And whilst, no question, the pond is the biggie – it’s the enduring feature that will go on and on bringing enormous pleasure and comfort – there was another kind of biggie this month. The pond happened gradually, quite literally taking 18 months to get there, removing one Christmas tree at a time, in many ways making it all the more rewarding when it did finally come together. But sudden, unexpected things can bring a different type of joy.
For the first forty years of my life, I thought ‘breath-taking’ was just one of those curious, very random British expressions. But a moment that’s stayed with me was reaching the top of the northern most hill on Lord Howe Island and seeing, for the first time, the full length and breadth of this other-worldly place, nestled into the bright turquoise reefs. I literally forgot to breathe for a few moments. There and then, the true meaning of breath-taking was suddenly revealed to me.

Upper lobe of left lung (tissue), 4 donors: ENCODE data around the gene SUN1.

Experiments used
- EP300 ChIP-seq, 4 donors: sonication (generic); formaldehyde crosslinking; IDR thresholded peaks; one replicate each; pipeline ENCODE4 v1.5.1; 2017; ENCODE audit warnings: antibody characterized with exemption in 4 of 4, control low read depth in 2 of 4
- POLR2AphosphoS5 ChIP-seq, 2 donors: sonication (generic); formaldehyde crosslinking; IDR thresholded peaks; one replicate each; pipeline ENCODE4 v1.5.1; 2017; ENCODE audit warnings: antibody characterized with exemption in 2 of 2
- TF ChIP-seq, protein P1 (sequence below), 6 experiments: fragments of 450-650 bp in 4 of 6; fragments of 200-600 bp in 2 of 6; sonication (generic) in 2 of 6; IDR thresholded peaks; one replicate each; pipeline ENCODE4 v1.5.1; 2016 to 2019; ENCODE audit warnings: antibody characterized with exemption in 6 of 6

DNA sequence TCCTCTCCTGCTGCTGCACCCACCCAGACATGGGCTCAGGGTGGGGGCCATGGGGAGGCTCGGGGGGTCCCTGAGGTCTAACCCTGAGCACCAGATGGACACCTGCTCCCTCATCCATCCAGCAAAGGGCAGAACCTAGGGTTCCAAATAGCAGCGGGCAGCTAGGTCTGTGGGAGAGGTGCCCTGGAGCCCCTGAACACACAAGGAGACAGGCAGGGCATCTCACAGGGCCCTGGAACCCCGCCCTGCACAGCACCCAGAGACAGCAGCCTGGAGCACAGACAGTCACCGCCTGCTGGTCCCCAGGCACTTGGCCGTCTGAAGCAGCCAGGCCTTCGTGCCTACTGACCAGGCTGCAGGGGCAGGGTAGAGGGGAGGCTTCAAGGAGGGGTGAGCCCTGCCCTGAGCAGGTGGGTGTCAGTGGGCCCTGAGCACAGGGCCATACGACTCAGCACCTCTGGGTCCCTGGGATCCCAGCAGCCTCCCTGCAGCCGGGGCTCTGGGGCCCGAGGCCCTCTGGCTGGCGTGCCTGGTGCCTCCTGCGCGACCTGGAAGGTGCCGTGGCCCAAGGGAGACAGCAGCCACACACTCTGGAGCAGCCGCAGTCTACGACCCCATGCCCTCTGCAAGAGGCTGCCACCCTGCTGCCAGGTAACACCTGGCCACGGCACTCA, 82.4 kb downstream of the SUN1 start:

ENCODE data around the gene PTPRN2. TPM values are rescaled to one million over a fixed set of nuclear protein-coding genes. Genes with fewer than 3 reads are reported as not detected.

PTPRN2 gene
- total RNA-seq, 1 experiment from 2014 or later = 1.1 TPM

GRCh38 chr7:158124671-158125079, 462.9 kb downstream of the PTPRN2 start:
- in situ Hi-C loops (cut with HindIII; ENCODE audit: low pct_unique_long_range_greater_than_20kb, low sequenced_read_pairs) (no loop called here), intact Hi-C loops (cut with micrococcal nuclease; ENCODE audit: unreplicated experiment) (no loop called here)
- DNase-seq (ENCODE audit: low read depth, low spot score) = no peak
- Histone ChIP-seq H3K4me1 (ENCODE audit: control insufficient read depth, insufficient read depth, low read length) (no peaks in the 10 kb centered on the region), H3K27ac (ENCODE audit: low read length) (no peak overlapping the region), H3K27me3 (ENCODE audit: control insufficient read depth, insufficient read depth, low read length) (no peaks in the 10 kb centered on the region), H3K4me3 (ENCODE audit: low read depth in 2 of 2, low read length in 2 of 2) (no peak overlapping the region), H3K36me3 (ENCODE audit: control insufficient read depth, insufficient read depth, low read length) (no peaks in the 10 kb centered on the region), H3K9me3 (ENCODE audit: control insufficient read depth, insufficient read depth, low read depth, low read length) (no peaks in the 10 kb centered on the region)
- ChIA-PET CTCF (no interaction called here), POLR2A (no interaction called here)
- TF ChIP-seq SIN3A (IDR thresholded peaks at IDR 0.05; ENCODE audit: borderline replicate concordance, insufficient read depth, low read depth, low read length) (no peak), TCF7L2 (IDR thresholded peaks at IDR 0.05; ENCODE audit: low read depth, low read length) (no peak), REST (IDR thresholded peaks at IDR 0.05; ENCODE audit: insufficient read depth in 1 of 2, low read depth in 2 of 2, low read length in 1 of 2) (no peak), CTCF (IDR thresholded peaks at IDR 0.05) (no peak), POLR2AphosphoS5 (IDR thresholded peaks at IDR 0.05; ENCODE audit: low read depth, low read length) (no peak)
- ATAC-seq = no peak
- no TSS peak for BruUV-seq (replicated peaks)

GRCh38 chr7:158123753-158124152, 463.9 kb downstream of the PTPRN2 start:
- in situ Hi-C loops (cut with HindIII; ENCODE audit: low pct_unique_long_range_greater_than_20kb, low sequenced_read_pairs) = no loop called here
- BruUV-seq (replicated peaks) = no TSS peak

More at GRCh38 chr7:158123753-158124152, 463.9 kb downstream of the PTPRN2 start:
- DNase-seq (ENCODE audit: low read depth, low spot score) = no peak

It was that same experience that happened to me when the snow started falling this month. Of course, I’ve seen snow before, even snow here in our garden, but the snow that came down this particular day was unlike any snow I’d ever seen. It was golf ball-sized snow. But unlike Sydney golf ball-sized ice, which falls as hail stones, entirely shredding a large-leafed subtropical garden before you can blink, these were beautiful, soft, delicate snowflakes, as if someone had shaken an enormous duvet in the sky and huge feathers were floating down to earth.
It covered everything in seconds, like watching a time lapse in fast forward, the grass turning white faster than my brain could comprehend. Within the space of a few moments, my world had turned into a wonderful black and white spectacle. One minute, I was nonchalantly pottering about, the next I was looking out on a postcard scene of a faraway land. It was another of those precious, precious moments to keep forever.